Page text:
Sable Island Horse
The Sable Island Pony also referred to as the Sable Island Horse, inhabits Sable Island off the coast of Nova Scotia, Canada. It is small breed that legends say swam to the island from the many shipwrecks that occurred off shore. Other legends say the horse was introduced by Portuguese explorers, but neither is supported by historic or genetic evidence.
The first horses were actually introduced in 1737 by a Boston clergyman, Andrew Le Mercier. The Sable Island horses of today are the descendents of the original herd of Acadian horses brought to the island by Thomas Hancock in 1760. Although they are pony sized, their genetic make-up is of a horse.
In 1801 horses began being trained to haul supplies and equipment for the Nova Scotia government. In the early 1800s other breeds, such as Thoroughbred, Morgan and Clydesdale, were introduced into the bloodline trying to improve the quality of the horse.
During the late 1800s and early 1900s, the horses of the island were rounded up and either sold or slaughtered for dog food. In the late 1950s the horse was on the verge of extinction and a campaign was started by school children to save the breed. In 1960 the Canadian government declared the horse protected and was no longer rounded up and sold. In 2008, the Sable Island Horse was declared the official horse of Nova Scotia. In 2011, the Sable Island National Park Reserve was created to further protect the horse breed. Written permission must be given in order for people to interfere or feed the horses on the island.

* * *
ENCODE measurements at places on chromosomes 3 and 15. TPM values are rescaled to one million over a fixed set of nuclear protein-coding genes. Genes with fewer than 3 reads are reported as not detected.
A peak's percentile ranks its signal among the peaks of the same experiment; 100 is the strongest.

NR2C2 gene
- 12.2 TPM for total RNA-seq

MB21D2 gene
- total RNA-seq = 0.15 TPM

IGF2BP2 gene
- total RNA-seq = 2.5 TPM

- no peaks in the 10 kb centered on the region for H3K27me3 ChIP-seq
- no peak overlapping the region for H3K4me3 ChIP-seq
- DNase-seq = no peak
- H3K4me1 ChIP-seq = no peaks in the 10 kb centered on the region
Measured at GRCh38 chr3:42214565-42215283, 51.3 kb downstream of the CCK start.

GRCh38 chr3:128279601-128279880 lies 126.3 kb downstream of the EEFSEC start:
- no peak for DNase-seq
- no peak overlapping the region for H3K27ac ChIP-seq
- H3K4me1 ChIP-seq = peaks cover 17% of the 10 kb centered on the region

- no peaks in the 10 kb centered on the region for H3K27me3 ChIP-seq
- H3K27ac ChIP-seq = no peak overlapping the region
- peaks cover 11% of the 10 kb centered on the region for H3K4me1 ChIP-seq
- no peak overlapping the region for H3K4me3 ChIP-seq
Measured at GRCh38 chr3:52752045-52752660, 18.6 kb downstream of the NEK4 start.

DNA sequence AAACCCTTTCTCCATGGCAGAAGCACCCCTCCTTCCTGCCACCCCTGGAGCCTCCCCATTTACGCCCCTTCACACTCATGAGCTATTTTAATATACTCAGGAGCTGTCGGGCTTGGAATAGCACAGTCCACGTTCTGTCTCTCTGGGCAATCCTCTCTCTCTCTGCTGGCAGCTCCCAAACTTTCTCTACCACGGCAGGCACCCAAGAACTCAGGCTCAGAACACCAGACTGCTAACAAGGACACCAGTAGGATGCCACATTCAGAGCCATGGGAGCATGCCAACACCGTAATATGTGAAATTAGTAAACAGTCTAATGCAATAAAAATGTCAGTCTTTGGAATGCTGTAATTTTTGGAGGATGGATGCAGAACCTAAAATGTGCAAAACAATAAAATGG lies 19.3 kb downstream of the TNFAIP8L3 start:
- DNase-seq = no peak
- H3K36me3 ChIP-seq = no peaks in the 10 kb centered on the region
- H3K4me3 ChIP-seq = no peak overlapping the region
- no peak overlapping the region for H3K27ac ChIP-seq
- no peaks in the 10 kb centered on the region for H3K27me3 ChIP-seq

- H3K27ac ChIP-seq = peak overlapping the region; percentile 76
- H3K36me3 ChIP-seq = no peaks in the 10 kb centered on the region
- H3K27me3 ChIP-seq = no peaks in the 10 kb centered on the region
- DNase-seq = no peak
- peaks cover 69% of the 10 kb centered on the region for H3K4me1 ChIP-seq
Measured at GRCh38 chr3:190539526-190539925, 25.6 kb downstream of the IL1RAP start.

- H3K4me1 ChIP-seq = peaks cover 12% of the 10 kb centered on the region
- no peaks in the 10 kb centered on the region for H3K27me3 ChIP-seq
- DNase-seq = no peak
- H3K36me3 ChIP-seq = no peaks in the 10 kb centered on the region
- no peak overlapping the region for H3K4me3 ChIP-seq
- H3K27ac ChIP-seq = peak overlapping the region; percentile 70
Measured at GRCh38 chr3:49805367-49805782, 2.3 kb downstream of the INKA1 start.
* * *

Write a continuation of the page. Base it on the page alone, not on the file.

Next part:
The horse stands between 52 and 56 inches high and males weigh around 760 pounds and females about 660 pounds. Their size is greatly affected by the available food on the island. Some are removed from the island and are fed more nutritious food, resulting in a larger sized horse. The horse is short but stocky that allows for easy movement on the rough terrain of the island. The coat, mane and tail are shaggy and are usually dark in colors of bay, chestnut, palomino or black — however, some have white markings.
The horses on the island are completely feral and unmanaged with a population between 160 and 360 horses based on the severity of weather. There are several small herds of 40 to 50 horses each that range in an area of about 1.2 square miles. With a lack of predators on the island, most die of starvation after their teeth are worn down by marram, a tough beach grass.
Image Caption: Sable Island Horse. Credit: HiFlyChick/Wikipedia (CC BY-SA 3.0)